Saturday, 24 October 2020 | 2 am
As election day approaches, Nevada residents will be asked to vote for a variety of candidates for election positions and measures. Question 1 addresses the important issue of higher education governance and seeks to remove the Council of Regents from the state constitution, thus making it subject to the same supervision and regulation as all other state agencies. This is a somewhat obscure topic for many, but first quarter supporters demonstrated an overwhelming case of voting “yes” to it.
I am an honorable third year student at UNLV, where I learned a lot about the value of hard work. I am very proud of my school and its achievements, but I recognize that these achievements are the result of students, teachers and staff. The same can be said about the success of seven other higher education institutions in Nevada. These are not achievements of conductors who historically alienated legislators, university donors and other constituents of higher education.
It discourages me that the opponents of Question 1, including some of the conductors, pretend that the successes of students, teachers and staff are “NSHE” achievements. This is not a public service brand and raises concerns about the credibility of our elected leaders.
In recent years, Nevada higher education institutions have seen improved graduation rates, including for underrepresented groups. This is an important achievement and worth celebrating, but we must be attentive and intentional when considering who deserves our praise. Proponents of the Nevada Higher Education System’s status quo argue that our current system is working well, but it is dangerous to tie the improved graduation rate to our governance. This achievement is possible through the tireless work of the students, the teachers who teach them and the guidance centers that guide them along the way.
In the midst of a global pandemic, we also saw local elected officials advocating the establishment and development of the UNLV School of Medicine. We are grateful for this important addition to our university and our state, but reaching this point has not always been perfect or student-centered.
When it came time for the Council of Regents to make decisions about budget cuts, one of the first things he removed was state funding for the development of the UNLV medical school. Times are tough and everyone has had to cut back, but it is ironic that the development of a medical school in a large metropolitan area has been abandoned in the midst of a pandemic – especially when a significant part of the budget goes to administrative costs and salaries that does not directly assist students. In defending this cut for lawmakers, an NSHE official described UNLV as “unlucky” for having lost that support.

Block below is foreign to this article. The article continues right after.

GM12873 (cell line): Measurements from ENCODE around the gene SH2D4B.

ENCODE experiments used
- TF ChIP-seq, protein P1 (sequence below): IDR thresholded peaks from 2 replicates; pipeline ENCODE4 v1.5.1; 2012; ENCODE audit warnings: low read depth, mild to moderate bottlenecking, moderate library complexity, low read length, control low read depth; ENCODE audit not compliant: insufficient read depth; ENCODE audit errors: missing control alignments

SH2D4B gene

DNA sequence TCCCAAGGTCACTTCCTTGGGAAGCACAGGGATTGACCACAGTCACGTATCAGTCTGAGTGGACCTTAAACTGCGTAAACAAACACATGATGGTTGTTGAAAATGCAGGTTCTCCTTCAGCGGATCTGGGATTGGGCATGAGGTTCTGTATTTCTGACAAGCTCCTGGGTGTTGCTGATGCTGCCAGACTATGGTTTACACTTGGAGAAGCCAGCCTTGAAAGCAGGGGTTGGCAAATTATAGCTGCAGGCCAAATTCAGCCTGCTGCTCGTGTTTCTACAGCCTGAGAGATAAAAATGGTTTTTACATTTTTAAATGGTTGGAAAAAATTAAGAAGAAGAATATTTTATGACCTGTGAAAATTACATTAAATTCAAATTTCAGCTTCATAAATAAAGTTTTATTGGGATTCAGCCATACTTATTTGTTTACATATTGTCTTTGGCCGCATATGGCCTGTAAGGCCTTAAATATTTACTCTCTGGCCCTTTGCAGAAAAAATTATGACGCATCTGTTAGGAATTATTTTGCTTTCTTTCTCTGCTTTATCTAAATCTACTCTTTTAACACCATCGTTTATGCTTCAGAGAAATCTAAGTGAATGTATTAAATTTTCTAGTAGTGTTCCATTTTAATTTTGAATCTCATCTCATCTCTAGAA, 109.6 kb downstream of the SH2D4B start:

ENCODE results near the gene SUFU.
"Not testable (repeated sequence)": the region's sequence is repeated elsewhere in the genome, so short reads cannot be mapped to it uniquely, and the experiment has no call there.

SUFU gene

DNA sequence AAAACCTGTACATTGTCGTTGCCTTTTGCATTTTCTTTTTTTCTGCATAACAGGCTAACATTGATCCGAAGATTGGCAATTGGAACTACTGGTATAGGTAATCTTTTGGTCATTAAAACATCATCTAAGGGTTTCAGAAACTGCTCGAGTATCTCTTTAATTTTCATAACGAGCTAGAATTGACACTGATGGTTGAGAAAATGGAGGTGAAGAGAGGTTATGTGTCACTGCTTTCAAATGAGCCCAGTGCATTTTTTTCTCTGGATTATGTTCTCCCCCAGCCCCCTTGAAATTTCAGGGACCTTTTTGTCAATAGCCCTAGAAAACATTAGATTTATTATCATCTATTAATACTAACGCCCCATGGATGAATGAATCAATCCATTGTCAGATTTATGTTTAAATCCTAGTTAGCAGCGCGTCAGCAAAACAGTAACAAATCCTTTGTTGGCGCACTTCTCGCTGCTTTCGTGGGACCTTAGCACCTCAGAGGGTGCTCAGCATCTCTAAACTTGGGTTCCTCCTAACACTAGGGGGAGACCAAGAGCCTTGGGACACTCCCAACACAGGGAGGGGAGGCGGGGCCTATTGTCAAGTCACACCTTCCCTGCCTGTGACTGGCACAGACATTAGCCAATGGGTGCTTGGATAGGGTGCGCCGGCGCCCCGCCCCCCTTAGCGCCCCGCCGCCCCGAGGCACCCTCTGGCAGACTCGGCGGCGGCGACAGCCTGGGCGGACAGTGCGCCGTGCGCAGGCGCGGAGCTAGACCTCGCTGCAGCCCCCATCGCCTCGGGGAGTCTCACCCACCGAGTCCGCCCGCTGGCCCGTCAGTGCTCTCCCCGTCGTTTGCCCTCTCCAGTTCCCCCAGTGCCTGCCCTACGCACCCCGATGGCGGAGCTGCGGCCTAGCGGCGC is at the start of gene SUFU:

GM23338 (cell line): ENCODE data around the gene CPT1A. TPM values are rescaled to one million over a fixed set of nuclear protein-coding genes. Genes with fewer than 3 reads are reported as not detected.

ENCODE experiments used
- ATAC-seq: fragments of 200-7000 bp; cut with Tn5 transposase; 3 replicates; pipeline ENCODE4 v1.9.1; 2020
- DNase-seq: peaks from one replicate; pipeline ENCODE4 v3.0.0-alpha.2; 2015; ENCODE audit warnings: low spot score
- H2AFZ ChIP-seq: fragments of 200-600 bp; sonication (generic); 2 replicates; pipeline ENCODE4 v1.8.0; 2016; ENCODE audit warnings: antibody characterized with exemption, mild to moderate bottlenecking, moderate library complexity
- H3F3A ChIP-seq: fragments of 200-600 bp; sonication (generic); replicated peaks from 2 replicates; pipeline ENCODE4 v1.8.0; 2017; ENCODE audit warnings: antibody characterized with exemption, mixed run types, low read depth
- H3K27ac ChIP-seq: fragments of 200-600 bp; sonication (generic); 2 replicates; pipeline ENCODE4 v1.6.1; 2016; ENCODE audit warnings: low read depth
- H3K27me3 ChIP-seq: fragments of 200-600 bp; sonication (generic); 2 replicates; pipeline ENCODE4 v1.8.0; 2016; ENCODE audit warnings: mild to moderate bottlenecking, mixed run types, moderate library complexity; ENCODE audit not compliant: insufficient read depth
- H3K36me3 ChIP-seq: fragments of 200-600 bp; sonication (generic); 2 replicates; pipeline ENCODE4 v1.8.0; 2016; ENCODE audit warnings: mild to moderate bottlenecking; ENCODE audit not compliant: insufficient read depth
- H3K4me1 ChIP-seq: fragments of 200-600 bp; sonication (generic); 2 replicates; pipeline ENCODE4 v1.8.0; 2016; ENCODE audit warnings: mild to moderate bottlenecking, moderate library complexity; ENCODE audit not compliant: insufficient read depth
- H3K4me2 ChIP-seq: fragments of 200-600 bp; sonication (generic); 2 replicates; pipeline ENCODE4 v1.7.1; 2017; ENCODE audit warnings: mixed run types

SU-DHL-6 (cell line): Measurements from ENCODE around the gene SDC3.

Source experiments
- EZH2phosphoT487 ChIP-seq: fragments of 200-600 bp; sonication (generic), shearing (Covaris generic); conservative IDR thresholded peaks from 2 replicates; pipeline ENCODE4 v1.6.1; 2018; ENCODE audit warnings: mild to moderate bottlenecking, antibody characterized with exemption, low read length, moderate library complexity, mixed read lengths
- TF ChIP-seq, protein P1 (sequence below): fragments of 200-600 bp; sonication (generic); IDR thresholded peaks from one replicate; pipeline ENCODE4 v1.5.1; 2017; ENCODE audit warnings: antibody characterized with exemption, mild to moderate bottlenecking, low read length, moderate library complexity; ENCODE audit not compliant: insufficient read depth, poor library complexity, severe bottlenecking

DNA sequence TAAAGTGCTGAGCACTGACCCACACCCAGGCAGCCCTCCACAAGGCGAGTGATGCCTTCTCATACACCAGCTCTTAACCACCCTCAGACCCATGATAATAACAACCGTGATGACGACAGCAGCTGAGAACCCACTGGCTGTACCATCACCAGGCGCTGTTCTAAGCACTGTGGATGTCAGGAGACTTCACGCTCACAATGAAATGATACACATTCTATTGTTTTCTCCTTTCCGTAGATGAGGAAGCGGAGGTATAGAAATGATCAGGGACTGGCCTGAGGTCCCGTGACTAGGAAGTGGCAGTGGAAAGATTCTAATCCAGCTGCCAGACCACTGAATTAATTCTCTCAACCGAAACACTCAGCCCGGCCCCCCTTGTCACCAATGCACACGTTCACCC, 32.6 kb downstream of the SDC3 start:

It is phenomenal that both UNLV and UNR have moved up the U.S. News & World Report’s ranking of colleges and achieved Carnegie R1 status. Regents can run to claim credit, but the momentum, vision and energy came from UNLV and UNR teachers and administrators. This is despite the fact that some conductors once claimed that UNLV would take another 10-15 years to achieve this status.
As a student researcher at Brookings Mountain West and the Lincy Institute, I was able to research many important public policy topics related to the Las Vegas metropolitan area, the state and the Mountain West region. I became a better student and a better person because of my research. However, my growth and achievements are due to the tireless work and support of my mentors and colleagues – not the governance structure that oversees UNLV.
With all of these ideas in mind, it is painful for me to consistently see NSHE conductors and staff exchanging praise with each other that institution-level students, faculty and staff deserve. Nothing about it is student-centered. This would be the equivalent of the Legislative taking credit for the success of individual companies across the state.
The recent scientific breakthrough in the long-sought search for a superconductor at room temperature was in part due to the contributions of UNLV physics professor Ashkan Salamat, not NSHE or the conductors. The growing number of community members assisted with DACA renewal forms is due to the work of the Immigration Clinic at the Boyd School of Law, not the NSHE or the regents. The UNLV women’s tennis squad that won the designation of Academic Team of the Inter-College Tennis Association is due to the work of the players and coaches, not the NSHE or the conductors.
As we move forward in considering the future of Nevada’s higher education governance and administration, it is important to remember that the Nevada Higher Education System offices do not award degrees, have sports teams, teach classes, make progress in the classroom and in the classroom. laboratory, or serve as an accredited higher education institution. Everything that makes higher education in our state excellent is the result of our colleges and universities. It is time for the focus to return to where it belongs and for student-centered feelings and practices to become the reality of tomorrow.
Olivia Cheche is a third-year student in Political Science and Public Policy at Brookings at UNLV Honors College. She is a student researcher at Brookings Mountain West and the Lincy Institute, as well as the Senate President for the CSUN student government.